3. For Gaganyaan, the selected four astronaut candidates have undergone generic space flight training in Russia for nearly 15 months.
  4. The Gaganyaan-specific training will be carried out in India at the Astronaut Training Facility being set up at Bengaluru.

 

Ethanol blending petrol & India's E20

GS Paper - 3 (Energy)

India launched a pilot for E20, or petrol blended with 20% ethanol at the ‘India Energy Week’ in Bengaluru, bringing forward by two years the launch of a cleaner-burning version of petrol.

What is Ethanol Blending?

  1. Ethyl alcohol or Ethanol (C2H5OH) is a biofuel that is naturally made by fermenting sugar.
  2. While it is mostly derived by extracting sugar from sugarcane, other organic matter like foodgrains can also be used for its production.
  3. As part of its carbon reduction commitments, India has launched the Ethanol Blended Petrol (EBP) programme to mix this biofuel with petrol to reduce the consumption of fossil fuel.
  4. Earlier, the government announced the achievement of E10 target, that is, the petrol used in the country has 10% ethanol in it.
  5. Prime Minister Modi launched the pilot of E20 across at least 15 cities. The same is expected to be rolled out across the country in a phased manner in the coming months and years.

Why E20?

  1. According to “Roadmap for Ethanol Blending in India: 2020-2025” a report by a special expert committee set up by the Centre, India’s net import of petroleum was 185Mt at a cost of $551 billion in 2020-21.
  2. Most of the petroleum products are used in transportation. Hence, a successful E20 programme can save the country $4 billion per annum, that is, around Rs 30,000 crore.
  3. Besides, ethanol is a less polluting fuel, and offers equivalent efficiency at lower cost than petrol.
  4. Availability of large arable landrising production of foodgrains and sugarcane leading to surpluses, availability of technology to produce ethanol from plant based sources, and feasibility of making vehicles compliant to ethanol blended petrol make E20 not only a national imperative, but also an important strategic requirement.

 

The North Star of Democracy

GS Paper - 3 (Science and Technology)

Vice President and Rajya Sabha Chairman Jagdeep Dhankhar said Parliament is the “North Star” of democracy and everyone is required to work in accordance with rules. Some days back, Chief Justice D Y Chandrachud had called the basic structure doctrine a “North Star” that gives “certain direction to the interpreters and implementers of the Constitution when the path ahead is convoluted”.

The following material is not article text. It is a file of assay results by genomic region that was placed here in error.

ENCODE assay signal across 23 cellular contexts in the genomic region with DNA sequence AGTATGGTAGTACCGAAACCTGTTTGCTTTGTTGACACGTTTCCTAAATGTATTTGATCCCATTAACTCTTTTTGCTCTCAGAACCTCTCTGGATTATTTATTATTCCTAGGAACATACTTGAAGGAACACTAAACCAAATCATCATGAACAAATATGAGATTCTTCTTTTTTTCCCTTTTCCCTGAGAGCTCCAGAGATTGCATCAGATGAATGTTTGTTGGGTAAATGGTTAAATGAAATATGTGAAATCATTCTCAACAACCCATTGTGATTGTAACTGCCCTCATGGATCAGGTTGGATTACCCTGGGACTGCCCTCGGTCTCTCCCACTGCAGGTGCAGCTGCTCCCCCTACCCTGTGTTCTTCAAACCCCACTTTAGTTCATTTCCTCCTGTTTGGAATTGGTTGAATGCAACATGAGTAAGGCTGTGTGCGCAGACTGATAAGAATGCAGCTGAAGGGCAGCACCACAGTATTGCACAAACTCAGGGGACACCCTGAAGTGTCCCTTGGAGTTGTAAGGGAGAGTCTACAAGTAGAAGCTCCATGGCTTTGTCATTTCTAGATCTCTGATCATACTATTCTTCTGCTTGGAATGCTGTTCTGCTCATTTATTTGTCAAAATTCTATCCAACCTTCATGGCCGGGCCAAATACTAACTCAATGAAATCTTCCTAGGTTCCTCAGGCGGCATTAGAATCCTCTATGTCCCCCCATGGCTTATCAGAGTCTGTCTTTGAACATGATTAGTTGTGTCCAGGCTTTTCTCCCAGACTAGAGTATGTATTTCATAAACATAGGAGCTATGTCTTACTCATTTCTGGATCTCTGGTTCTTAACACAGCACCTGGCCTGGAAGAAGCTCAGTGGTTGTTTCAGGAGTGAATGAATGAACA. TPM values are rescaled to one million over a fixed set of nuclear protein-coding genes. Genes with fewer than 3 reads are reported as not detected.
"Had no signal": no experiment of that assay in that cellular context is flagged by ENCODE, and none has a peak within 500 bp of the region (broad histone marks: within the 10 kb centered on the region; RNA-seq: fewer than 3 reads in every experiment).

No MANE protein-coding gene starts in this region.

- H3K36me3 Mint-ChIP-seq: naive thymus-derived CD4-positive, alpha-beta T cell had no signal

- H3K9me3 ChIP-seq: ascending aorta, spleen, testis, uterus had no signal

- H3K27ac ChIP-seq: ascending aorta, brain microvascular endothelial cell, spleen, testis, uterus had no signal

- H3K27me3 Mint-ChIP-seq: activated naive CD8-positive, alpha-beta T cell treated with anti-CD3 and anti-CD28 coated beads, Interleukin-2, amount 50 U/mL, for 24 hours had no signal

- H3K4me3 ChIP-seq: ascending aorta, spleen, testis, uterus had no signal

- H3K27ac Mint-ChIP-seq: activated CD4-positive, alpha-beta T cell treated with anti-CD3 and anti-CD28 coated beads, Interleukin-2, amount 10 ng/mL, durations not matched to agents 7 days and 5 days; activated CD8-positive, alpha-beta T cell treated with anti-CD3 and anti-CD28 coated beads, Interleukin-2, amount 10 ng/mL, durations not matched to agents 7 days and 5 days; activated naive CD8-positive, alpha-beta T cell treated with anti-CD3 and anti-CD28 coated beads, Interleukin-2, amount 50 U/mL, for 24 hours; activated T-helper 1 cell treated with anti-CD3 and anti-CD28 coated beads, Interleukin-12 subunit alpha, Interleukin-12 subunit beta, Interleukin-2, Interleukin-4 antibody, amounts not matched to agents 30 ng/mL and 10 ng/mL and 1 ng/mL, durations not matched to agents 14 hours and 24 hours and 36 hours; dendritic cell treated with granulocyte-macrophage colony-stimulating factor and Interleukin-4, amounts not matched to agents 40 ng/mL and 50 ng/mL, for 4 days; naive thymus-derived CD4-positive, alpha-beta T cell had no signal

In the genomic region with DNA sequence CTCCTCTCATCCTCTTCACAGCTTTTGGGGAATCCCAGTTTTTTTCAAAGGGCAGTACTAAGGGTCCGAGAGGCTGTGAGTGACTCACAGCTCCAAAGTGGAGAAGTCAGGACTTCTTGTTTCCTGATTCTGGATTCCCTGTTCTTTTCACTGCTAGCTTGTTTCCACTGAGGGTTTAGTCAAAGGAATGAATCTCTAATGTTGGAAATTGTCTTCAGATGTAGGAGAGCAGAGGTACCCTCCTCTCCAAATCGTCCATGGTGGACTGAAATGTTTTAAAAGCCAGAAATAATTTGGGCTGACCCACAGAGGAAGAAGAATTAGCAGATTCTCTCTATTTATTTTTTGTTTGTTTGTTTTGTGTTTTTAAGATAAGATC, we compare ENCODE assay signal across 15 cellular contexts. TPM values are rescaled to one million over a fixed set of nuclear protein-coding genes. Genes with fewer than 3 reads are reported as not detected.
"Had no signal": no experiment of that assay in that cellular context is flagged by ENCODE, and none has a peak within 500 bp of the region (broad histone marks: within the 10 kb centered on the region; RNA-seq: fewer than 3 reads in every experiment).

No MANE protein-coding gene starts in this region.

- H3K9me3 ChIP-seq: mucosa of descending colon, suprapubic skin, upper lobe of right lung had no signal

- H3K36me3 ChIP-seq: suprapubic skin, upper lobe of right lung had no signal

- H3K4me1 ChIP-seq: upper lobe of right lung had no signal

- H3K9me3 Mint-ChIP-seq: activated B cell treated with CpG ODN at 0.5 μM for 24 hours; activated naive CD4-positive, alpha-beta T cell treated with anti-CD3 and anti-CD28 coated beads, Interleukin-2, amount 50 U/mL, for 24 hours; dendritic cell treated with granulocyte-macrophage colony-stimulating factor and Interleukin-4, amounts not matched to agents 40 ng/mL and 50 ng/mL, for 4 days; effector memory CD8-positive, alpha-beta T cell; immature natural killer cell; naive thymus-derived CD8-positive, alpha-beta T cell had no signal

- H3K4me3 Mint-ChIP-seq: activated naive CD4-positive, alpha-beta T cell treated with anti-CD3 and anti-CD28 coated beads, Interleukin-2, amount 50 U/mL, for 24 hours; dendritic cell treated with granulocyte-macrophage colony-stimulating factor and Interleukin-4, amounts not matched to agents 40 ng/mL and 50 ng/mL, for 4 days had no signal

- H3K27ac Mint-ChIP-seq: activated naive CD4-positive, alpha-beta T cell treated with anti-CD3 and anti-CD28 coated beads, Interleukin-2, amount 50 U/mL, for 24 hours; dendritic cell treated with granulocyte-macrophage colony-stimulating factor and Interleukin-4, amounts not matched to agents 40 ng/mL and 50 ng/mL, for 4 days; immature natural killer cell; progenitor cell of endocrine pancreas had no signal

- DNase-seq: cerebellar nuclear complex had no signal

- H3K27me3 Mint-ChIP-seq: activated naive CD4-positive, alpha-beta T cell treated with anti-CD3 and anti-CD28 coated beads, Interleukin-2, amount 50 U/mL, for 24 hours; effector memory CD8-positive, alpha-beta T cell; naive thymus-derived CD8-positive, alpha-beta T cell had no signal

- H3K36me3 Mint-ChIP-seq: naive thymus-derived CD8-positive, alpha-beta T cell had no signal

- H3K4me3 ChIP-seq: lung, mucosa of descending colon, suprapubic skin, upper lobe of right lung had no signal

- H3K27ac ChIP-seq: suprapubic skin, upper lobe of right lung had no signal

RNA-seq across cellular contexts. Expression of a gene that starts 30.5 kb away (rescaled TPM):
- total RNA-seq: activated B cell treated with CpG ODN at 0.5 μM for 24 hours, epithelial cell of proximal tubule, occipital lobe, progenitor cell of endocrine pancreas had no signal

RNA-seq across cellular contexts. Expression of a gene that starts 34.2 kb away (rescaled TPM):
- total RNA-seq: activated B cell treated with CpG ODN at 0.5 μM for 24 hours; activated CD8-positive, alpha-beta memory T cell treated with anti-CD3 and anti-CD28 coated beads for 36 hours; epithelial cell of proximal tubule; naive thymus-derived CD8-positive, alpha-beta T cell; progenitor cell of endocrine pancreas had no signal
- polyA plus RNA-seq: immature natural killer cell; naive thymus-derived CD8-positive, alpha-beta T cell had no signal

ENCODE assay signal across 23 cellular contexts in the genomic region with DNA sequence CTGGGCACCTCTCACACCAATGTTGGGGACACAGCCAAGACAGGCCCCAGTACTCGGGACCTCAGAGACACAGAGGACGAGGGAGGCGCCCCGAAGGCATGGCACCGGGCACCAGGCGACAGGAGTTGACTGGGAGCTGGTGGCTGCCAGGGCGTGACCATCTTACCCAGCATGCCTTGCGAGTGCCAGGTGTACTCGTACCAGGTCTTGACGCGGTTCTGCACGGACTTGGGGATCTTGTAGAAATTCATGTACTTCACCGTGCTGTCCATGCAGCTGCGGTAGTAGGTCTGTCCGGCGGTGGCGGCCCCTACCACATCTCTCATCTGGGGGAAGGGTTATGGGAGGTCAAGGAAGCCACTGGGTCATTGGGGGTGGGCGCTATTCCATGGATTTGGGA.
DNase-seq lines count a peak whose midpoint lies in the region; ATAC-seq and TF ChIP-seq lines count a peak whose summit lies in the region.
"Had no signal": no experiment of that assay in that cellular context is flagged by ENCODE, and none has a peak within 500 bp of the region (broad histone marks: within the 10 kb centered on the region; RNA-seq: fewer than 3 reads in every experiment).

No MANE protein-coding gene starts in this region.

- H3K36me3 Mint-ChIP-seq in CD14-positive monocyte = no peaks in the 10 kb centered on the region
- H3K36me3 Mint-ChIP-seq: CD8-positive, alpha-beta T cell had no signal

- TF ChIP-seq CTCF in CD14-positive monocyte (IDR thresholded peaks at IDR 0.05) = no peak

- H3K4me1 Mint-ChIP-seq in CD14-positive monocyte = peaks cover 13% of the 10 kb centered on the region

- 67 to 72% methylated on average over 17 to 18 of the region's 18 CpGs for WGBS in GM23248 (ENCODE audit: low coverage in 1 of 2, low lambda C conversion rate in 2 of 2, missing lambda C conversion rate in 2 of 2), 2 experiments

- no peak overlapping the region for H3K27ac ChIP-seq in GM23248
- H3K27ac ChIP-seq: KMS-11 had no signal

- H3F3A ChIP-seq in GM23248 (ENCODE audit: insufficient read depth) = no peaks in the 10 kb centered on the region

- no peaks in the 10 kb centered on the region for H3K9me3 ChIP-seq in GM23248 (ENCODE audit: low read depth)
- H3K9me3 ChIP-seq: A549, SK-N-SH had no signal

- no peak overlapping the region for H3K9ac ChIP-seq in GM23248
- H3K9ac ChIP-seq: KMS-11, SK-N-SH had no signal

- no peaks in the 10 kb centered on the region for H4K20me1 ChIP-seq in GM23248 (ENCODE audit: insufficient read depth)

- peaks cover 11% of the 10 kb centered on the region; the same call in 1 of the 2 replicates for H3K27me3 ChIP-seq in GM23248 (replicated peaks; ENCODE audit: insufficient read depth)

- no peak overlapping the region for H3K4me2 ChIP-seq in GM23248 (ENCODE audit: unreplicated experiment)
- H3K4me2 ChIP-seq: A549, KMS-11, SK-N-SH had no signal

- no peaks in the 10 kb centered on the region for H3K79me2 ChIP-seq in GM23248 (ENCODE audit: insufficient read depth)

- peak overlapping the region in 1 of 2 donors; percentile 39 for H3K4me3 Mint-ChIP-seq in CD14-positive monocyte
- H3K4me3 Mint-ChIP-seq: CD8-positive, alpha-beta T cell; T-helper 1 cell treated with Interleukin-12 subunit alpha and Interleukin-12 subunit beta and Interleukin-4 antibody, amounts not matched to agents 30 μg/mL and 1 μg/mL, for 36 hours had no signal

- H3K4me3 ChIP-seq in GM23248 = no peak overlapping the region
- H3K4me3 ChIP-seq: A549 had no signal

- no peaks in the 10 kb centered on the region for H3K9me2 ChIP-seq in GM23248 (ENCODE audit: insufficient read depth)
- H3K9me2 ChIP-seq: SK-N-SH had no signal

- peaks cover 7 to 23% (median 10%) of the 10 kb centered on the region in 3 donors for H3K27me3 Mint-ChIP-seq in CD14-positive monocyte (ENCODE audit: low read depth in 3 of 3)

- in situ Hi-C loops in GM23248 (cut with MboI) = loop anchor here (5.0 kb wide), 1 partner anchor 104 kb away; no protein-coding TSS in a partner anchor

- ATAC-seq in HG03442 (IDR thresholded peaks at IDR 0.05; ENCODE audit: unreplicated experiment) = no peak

What do these men mean by “North Star”?

  1. Polaris, also known as the North Star or the Pole Star, is a very bright star (around 2500 times more luminous than our sun) placed less than 1° away from the north celestial pole.
  2. Its position and brightness have made humans use it for navigation since late antiquity. It is a part of the constellation Ursa Minor and is around 323 light-years away from Earth.
  3. Since Polaris lies nearly in a direct line with the Earth’s rotational axis “above” the North Pole, it stands almost motionless in the night sky, with all the stars of the northern sky appearing to rotate around it.
  4. This makes it an excellent fixed point from which to draw measurements for celestial navigation.
  5. Simply the elevation of the star above the horizon gives the approximate latitude of the observer and in the northern hemisphere, if you can see Polaris you can always tell which way is north (and, by extension, which ways are south, east and west).
  6. Upon crossing the equator to the South, the North Star is lost over the horizon and hence stops being a useful navigational aid.

When did the North Star first used to navigate?

  1. Polaris seems to have been first charted by the Roman mathematician and astronomer Ptolemy, who lived from about 85 to 165 B.C.
  2. While there does exist some evidence pointing at how the star was used for navigation in late antiquity, it is during the ‘Age of Exploration’ that it becomes such a central part of human history.
  3. Christopher Columbus, on his first trans-Atlantic voyage of 1492, “had to correct (his ship’s bearings) for the circle described by the pole star about the pole”, wrote his son in his biography.
  4. As European colonists set sail for exotic locations across the world, the North Star became an ever so important feature of the night sky that allowed for remarkably accurate navigation using instruments which were still rudimentary by modern standards.